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I heard a pro once say the mistakes that will cost you the most money is preflop, something that often gets overlooked. Sure, post flop is much more interesting and it is those streets where you lose the most in terms of chips, but preflop mistakes can easily put you into those situations. So start nailing in your preflop ranges before anything else.

At this stack depth, there is plenty of more poker to be played. Sure, you are the big stack and you can put some more pressure on opponents, however, this pressure is far less valuable than it will be after 2-3 more levels. As such, I think you should look to avoid marginal spots in big pots, especially OOP. SBvBB is the most frequent occurrence of this.

Of course, we can still be looking to blind steal, but make sure to use all of your fold equity as the big stack. If looking to blind steal from the SB, 2.5x is too small at this stack depth.

However, I much prefer a limp with this hand. We are not really getting worse hands to call (sure some lower suited connectors and offsuit broadways, but you're only a small favorite against these holdings), and we are certainly not getting worse hands to fold. I think you should be fairly polarized in this spot.

I think the best play is to limp with the intention to call any reasonable raise. As played though, I think the cbet on the flop is fine. But then you get raised and are hating life and have to call off at least one bet. Usually at micro/lower stakes, if people clap back, they usually have something. Like a previous poster mentioned, you likely have little fold equity, but you have to call off flop. I think a more profitable play would be to check raise the flop. You get many of his hands to bet fold, and you can make him hate life with his T6s on later streets.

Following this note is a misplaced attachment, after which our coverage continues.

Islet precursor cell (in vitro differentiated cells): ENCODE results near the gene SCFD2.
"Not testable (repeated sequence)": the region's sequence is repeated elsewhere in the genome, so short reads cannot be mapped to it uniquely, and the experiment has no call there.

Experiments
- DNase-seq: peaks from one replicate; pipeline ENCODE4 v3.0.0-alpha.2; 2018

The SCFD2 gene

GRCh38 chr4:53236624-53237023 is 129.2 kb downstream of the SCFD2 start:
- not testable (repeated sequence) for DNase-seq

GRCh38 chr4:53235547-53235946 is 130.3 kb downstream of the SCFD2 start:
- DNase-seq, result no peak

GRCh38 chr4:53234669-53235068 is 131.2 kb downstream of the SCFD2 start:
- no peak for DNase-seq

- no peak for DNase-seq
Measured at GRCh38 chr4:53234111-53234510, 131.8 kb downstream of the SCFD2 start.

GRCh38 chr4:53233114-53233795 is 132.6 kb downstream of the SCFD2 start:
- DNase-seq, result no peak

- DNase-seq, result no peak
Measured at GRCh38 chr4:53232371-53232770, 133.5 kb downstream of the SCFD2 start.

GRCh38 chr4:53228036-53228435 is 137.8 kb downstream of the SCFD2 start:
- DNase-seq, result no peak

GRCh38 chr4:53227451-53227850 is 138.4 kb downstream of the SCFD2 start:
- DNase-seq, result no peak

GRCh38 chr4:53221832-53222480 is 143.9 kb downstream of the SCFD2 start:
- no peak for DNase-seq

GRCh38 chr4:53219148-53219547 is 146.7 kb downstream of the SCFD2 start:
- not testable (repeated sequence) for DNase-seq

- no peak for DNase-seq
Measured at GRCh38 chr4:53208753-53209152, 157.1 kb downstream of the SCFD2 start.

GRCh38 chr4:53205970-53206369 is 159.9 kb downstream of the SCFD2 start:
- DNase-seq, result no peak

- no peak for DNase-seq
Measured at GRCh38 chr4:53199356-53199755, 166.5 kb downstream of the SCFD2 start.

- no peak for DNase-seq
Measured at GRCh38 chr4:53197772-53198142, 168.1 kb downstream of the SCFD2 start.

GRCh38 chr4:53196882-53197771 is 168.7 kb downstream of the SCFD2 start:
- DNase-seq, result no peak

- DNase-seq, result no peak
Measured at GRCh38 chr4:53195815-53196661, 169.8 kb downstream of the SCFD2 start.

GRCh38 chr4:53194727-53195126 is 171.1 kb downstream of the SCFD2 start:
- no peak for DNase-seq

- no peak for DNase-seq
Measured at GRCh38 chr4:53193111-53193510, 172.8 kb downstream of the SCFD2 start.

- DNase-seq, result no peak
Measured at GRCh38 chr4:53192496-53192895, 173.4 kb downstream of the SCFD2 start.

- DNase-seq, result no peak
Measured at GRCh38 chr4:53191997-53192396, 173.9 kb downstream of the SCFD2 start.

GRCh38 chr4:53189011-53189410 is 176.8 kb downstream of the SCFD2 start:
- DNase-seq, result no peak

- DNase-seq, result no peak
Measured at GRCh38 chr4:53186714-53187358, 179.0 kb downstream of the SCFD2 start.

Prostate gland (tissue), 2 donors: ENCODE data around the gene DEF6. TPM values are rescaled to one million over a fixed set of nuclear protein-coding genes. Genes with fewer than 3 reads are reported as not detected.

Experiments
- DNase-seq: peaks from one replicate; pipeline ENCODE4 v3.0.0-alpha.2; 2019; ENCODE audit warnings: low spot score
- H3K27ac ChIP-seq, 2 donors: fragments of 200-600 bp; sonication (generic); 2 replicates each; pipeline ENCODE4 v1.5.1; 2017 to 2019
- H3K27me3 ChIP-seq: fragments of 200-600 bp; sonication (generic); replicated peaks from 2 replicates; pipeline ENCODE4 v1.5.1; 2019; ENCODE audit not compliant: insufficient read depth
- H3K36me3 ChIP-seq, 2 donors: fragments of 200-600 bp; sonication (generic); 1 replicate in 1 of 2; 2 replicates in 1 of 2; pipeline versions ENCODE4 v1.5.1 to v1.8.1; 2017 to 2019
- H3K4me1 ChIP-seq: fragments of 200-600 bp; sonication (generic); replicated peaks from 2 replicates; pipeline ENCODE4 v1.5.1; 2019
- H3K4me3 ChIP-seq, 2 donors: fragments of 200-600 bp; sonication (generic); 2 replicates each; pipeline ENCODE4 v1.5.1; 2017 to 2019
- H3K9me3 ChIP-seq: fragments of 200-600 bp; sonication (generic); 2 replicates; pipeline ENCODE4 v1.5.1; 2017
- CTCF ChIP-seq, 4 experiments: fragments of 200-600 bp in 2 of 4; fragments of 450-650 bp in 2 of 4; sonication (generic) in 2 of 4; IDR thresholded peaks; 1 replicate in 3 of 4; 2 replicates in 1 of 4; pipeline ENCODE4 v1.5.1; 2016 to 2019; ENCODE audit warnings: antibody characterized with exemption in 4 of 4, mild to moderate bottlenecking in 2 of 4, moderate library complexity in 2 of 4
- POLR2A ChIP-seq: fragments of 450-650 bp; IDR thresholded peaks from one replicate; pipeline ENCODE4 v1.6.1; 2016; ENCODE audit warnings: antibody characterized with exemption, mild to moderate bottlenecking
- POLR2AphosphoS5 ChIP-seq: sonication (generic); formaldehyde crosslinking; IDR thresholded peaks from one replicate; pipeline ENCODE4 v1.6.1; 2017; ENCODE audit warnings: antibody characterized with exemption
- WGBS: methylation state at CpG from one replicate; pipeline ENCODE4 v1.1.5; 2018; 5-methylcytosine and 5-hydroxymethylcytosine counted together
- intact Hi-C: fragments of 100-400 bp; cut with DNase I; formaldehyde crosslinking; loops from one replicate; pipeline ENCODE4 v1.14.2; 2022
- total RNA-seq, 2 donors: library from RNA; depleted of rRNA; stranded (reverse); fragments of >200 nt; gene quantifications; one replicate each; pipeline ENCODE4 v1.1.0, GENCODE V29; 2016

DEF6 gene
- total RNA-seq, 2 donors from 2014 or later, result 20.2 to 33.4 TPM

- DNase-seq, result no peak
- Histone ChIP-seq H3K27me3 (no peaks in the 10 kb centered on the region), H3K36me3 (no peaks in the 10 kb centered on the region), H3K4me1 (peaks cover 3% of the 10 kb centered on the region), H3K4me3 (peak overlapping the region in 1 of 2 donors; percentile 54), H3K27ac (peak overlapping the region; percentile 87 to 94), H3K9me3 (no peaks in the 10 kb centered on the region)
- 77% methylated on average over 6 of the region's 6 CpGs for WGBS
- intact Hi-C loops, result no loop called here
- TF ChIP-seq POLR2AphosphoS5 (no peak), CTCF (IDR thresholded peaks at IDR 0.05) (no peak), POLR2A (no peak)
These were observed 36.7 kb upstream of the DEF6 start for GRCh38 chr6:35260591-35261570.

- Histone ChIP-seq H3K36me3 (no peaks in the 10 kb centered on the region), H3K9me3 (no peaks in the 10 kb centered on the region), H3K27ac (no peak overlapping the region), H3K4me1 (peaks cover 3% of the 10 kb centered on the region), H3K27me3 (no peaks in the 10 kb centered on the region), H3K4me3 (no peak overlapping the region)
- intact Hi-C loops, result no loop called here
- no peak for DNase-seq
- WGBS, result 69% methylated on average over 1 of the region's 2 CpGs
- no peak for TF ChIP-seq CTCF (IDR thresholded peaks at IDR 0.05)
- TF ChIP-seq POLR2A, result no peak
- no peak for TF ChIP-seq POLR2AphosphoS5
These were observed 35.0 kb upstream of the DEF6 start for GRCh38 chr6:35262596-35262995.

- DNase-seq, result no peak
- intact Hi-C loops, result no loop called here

Turn, even if you might have correct odds, it's barely profitable so I would fold to preserve my stack (you don't want to all of the sudden switch stacks with the guy on your left on a draw). This is why I don't like raising pre. You build a pot OOP with a decent hand against a wide range. Many marginal spots come up like this one that I think are worth avoiding in general at this stage. People play so poorly that these spots aren't worth it.
 
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fundiver199

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you don't want to all of the sudden switch stacks with the guy on your left on a draw. This is why I don't like raising pre.


This is actually a very good point. The worst possible situation in a poker tournament is to have one of the chipleaders on your direct left. So when we are a chipleader, we want to use that to put pressure on players on our right, but not so much the player on our left. At least not until we are closer to the bubble, and blinds have gone up, so maybe we can just jam on him preflop. And this is another reason, why limping preflop is so much better in this spot than making a small raise, that always gets called. If we had limped, the pot would be much smaller, and we would have plenty of stack left behind to call his turn bet.